The last condition is crucial and will be interpreted in the next section in terms of the instantaneous mass at rest of the moving unstable particle. The square modulus of asymptotic expression (13) approximates the survival probability over long times:
For vanishing value of the linear momentum, p = 0, or, equivalently, in the rest reference frame of the unstable particle, the survival probability is approximated over long times as follows:
This interpretation holds if the asymptotic value of the instantaneous mass is considered as the effective mass of the moving unstable particle over long times.
Consequently, the instantaneous decay rate at rest remains approximately unchanged over long times in the reference frame where the unstable particle moves with linear momentum p.
In Section 2.1 how the survival probability at rest, [P.sub.0](t), transforms, due to the relativistic time dilation, in the reference frame where the unstable particle moves with constant linear momentum p is reported.
It is worth noticing that the scaling factor [[chi].sub.p] coincides with the ratio of the asymptotic form of the instantaneous mass [M.sub.p](t) and the asymptotic expression of the instantaneous mass at rest [M.sub.0](t) of the moving unstable particle:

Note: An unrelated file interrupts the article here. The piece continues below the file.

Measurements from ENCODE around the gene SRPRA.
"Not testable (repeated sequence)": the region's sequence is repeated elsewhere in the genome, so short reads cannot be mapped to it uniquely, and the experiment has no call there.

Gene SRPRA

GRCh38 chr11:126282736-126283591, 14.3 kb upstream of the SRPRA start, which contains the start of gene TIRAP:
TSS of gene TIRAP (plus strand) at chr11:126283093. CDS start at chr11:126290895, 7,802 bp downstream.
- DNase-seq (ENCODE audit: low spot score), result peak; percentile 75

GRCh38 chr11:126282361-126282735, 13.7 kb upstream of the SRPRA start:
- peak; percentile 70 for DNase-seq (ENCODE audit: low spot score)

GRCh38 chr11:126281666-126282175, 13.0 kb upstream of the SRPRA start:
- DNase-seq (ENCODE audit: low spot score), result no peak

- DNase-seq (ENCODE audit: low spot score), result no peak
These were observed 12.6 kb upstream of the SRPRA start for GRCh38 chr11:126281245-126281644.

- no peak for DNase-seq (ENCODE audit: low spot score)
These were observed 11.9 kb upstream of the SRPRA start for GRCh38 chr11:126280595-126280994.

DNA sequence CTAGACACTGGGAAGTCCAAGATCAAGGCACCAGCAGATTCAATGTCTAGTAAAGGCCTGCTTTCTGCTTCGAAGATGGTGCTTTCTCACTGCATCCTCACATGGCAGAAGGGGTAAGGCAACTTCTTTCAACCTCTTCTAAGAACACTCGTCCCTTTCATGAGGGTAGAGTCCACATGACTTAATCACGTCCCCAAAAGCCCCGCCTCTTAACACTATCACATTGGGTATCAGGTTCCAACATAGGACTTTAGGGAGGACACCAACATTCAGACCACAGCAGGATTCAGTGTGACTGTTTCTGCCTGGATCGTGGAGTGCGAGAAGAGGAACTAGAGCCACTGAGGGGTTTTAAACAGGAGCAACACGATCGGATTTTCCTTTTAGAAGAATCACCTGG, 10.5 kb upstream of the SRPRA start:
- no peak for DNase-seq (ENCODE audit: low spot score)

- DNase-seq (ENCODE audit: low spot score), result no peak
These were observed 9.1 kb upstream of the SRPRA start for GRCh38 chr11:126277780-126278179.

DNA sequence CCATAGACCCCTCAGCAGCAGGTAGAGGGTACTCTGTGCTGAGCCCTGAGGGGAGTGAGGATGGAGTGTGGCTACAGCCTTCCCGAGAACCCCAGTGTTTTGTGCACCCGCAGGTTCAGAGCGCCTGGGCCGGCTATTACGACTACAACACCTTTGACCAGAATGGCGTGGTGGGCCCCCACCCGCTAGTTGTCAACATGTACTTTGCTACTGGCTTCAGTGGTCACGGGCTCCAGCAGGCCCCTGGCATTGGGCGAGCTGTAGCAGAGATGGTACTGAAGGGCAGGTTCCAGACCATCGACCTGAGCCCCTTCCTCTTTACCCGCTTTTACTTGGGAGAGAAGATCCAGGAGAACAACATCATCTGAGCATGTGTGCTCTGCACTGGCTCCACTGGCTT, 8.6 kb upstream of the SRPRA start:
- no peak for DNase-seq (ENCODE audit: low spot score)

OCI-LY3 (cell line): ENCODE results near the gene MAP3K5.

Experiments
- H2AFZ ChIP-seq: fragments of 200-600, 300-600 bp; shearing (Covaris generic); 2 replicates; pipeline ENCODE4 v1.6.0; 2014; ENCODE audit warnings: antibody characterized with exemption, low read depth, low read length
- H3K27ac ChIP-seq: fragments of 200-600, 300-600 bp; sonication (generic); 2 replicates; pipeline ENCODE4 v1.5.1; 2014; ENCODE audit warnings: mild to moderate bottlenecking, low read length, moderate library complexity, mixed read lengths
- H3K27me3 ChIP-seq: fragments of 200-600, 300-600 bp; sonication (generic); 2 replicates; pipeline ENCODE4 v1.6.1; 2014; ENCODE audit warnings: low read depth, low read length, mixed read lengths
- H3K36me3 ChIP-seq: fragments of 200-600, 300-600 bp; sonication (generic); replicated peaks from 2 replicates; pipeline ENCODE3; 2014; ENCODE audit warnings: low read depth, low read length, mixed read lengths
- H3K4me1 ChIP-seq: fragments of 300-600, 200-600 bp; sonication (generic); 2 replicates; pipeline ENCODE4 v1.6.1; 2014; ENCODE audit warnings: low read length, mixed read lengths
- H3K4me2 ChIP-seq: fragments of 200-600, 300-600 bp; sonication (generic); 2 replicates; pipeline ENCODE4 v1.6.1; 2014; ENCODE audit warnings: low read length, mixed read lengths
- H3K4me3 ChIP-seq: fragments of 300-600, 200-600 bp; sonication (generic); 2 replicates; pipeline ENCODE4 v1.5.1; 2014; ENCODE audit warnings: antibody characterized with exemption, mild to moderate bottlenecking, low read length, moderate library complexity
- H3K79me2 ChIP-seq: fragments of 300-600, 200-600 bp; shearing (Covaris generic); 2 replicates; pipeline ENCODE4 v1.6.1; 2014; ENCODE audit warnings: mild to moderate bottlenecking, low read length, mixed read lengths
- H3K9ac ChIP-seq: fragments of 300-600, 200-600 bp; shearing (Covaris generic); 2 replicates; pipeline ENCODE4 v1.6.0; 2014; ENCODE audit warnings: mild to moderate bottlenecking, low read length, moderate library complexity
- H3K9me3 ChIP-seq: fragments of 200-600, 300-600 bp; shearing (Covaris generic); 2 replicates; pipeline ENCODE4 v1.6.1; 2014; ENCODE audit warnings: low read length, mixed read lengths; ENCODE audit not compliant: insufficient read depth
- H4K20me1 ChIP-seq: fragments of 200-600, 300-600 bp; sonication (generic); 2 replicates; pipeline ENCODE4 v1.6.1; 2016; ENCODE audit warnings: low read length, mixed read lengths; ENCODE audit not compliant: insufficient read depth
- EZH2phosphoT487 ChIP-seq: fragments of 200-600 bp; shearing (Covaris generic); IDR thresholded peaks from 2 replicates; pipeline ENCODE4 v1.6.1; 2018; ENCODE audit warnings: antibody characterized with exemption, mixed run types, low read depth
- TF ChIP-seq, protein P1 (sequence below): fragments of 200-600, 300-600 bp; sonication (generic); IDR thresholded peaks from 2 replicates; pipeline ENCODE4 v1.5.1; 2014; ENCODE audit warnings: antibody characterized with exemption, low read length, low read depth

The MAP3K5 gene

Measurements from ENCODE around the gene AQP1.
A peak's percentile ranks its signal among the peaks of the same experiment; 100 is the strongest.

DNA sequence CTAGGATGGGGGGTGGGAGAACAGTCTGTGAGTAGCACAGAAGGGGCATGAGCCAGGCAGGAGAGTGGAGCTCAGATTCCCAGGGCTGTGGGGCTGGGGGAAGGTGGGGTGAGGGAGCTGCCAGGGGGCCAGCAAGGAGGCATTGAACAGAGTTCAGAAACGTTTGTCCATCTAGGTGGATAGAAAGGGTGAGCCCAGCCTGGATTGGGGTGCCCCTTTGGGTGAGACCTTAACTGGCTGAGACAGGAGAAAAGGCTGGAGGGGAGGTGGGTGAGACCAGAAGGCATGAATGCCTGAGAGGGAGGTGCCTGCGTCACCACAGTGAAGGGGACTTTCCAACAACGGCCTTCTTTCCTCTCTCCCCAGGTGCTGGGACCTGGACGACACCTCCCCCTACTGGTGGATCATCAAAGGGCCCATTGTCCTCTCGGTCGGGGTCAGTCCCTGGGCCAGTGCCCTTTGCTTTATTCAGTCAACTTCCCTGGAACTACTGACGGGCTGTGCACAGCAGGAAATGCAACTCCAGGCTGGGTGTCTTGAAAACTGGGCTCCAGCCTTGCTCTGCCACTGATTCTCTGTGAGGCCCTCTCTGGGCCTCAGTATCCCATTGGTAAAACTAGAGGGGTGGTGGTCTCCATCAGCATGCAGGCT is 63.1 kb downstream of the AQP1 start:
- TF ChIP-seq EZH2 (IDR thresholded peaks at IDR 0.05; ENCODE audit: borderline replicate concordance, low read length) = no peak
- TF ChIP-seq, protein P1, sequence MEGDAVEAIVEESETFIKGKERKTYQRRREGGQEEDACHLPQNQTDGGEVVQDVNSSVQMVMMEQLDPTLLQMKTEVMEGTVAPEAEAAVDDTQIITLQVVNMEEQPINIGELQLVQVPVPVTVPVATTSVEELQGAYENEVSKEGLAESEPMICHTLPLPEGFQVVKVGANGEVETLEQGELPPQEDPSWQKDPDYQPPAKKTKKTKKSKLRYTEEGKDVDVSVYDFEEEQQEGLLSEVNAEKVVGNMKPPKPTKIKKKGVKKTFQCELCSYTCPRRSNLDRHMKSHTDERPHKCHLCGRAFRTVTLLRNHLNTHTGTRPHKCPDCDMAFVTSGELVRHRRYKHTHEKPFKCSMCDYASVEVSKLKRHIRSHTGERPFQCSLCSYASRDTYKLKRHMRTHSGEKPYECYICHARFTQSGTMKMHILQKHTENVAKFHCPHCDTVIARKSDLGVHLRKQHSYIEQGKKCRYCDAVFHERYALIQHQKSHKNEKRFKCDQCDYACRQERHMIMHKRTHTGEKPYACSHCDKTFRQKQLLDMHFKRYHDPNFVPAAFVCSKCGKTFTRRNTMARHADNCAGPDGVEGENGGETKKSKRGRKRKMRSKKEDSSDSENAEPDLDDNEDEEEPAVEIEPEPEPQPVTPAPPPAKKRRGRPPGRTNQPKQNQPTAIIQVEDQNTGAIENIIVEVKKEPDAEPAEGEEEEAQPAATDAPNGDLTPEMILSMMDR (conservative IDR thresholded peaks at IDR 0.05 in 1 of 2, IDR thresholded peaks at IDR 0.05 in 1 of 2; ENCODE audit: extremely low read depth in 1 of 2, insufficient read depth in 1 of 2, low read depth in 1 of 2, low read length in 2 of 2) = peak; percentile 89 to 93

In the latter case, the state vector of the moving unstable particle lies entirely in the subspace [H.sub.[alpha]], and there is no "decay caused by boost."
One point of view [7-9] is that special-relativistic time dilation was derived in the framework of classical theory and may not be directly applicable to unstable particles, which are fundamentally quantum systems without well-defined masses, velocities, positions, and so on.
Here we discussed the dynamical effect of boosts on unstable particles (44).
The time dilation experiments with unstable particles [1-4] are exceptional, because they study systems that are under the action of interaction during sufficiently long time interval.
We applied Poincare-Wigner-Dirac theory of relativistic interactions to unstable particles. In particular, we were interested in how the same particle is seen by different moving observers.
Khalfin, Quantum Theory of Unstable Particles and Relativity, 1997, preprint of Steklov Mathematical Institute, St.